Research Article: Dicer regulates activation of the NLRP3 inflammasome

Date Published: April 23, 2019

Publisher: Public Library of Science

Author(s): David M. Ojcius, Ardavan Jafari, Laxmi Yeruva, Christian W. Schindler, Ali A. Abdul-Sater, Shibo Jiang.


Inflammation plays a critical role in initiation of adaptive immunity, pathogen clearance and tissue repair. Interleukin (IL)-1β is a potent pro-inflammatory cytokine and therefore its production is tightly regulated: its secretion requires the assembly of a macromolecular protein complex, termed the inflammasome. Aberrant activation of the inflammasome has been linked to debilitating human diseases including chronic inflammatory and autoimmune diseases. Thus, there is a great interest in understanding how inflammasomes are regulated. Here we show that Dicer, an enzyme necessary for the production of mature micro-RNAs (miRNAs), is required for optimal activation of NLRP3 inflammasomes in bone marrow macrophages. Our data indicate that miRNAs may play an important role in promoting inflammasome activation.

Partial Text

The innate immune system employs germ line encoded pattern recognition receptors (PRRs) that recognize “molecular patterns” from microbes, environmental stressors and damaged tissue. Once activated, these receptors initiate robust inflammatory responses that include the secretion of potent inflammatory cytokines such as Interleukin (IL)-1β, IL-6, TNF-α and Interferons (IFNs) [1–3]. IL-1β and IL-18 are among the most potent cytokines produced by human and murine innate immune systems, and they are released primarily as a part of the immune response to invading pathogens. However, excessive release of these cytokines, particularly IL-1β, is associated with autoinflammatory and autoimmune disorders [2–4]. Therefore, its secretion is tightly regulated, and typically requires two independent signals to be secreted. As with other cytokines, the first signal entails transcription of the IL-1β gene, but the gene product, pro-IL1β is not active. The second signal entails activation of the inflammasome, a multimeric protein complex typically composed of an NLR protein, the adapter protein ASC and the inactive zymogen caspase-1. Following inflammasome assembly, caspase-1 is activated and directs the cleavage of pro-IL1β into active and secreted IL-1β.

Given the significance of inflammasome regulation in controlling inflammation and associated human diseases, we explored whether microRNAs under the control of Dicer play a role in NLRP3 inflammasome activation. Bone marrow macrophages (BMMs) were prepared from Dicerfl/fl x ERT-Cre+ (germ line deletion of Dicer is embryonic lethal) and littermate control Dicerfl/fl x ERT-Cre- mice. Addition of tamoxifen led to the efficient deletion of Dicer in the Cre+ but not Cre- cells as evident by the deletion of the floxed allele (Fig 1A; [29, 32]). As expected, stimulation of WT control, LPS-pretreated (Signal 1) Dicerfl/fl x ERT-Cre- macrophages with two well-characterized NLRP3 activators, ATP and nigericin, led to a robust increase in the secretion of processed IL-1β p17 (Fig 1B and 1C) and active caspase-1 p10 (Fig 2) into culture supernatants. Stimulation with poly(dA:dT), an AIM2 inducer, yielded an analogous increase in secreted IL-1β p17 and caspase-1 p10 (Figs 1B, 1C and 2). In stark contrast, there was a marked reduction in the secretion of both IL-1β and caspase-1 in ATP- and nigericin-stimulated Dicer-deficient macrophages (i.e., from Tamoxifen treated Dicerfl/fl x ERT-Cre+ mice) (Figs 1B, 1C and 2). Remarkably, the response to poly(dA:dT) was not affected by the loss of Dicer. These results demonstrate that in the absence of Dicer, NLRP3 inflammasome but not AIM2 inflammasome activation is significantly impaired. Importantly, the ability of poly(dA:dT) to activate the AIM2 inflammasome in Dicer deficient macrophages provided strong evidence that ASC levels were not affected by Dicer deletion.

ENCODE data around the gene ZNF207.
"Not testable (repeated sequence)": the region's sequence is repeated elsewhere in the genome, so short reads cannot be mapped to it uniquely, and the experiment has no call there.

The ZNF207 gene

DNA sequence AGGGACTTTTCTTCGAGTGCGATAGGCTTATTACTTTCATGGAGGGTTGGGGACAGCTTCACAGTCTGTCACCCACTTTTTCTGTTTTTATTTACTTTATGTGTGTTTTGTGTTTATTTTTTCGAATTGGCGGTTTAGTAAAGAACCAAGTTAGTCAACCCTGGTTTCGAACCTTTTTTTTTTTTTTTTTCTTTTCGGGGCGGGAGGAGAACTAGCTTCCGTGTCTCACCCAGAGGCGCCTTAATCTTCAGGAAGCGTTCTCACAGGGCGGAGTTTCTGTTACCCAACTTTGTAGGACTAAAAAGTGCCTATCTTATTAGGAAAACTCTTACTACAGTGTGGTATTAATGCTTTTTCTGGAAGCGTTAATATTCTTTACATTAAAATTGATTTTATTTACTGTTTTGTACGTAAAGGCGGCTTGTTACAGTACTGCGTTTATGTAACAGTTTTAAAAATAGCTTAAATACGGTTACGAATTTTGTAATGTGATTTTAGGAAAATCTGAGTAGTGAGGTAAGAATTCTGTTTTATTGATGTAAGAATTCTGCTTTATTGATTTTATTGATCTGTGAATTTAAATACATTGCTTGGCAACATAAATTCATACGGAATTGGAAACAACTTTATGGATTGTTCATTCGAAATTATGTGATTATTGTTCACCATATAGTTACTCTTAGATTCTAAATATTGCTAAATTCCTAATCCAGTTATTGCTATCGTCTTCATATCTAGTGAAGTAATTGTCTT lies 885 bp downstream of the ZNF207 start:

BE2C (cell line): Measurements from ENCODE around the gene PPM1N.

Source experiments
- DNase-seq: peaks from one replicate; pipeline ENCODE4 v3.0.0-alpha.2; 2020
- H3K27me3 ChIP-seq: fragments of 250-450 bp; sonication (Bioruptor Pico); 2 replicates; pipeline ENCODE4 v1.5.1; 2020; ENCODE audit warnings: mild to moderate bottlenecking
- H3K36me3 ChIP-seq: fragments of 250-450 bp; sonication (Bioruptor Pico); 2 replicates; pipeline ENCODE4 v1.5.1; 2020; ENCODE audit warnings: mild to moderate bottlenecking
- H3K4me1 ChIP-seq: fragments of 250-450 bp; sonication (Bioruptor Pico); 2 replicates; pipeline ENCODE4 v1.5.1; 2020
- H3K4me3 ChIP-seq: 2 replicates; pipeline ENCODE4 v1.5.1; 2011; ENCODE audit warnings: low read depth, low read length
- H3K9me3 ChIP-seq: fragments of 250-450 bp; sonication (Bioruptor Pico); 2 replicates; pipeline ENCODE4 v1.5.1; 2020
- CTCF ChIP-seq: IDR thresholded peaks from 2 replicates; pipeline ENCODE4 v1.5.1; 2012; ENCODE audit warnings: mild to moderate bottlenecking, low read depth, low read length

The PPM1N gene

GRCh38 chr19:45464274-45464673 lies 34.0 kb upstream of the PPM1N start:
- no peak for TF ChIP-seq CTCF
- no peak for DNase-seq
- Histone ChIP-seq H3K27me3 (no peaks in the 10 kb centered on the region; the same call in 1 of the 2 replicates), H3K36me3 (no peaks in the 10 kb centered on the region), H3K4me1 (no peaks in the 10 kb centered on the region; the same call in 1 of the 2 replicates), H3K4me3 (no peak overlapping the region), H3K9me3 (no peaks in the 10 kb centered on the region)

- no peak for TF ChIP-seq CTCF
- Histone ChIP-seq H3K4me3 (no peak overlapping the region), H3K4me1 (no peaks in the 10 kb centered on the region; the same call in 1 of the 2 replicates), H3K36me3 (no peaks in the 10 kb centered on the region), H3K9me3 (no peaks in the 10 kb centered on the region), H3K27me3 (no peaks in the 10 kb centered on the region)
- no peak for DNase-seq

In this study, we explored whether miRNAs may regulate inflammasome activity. Using Dicer-deficient murine macrophages, we demonstrated, in the absence of miRNAs, a striking reduction in NLRP3 inflammasome activity, highlighting an overall positive role for miRNAs in this response.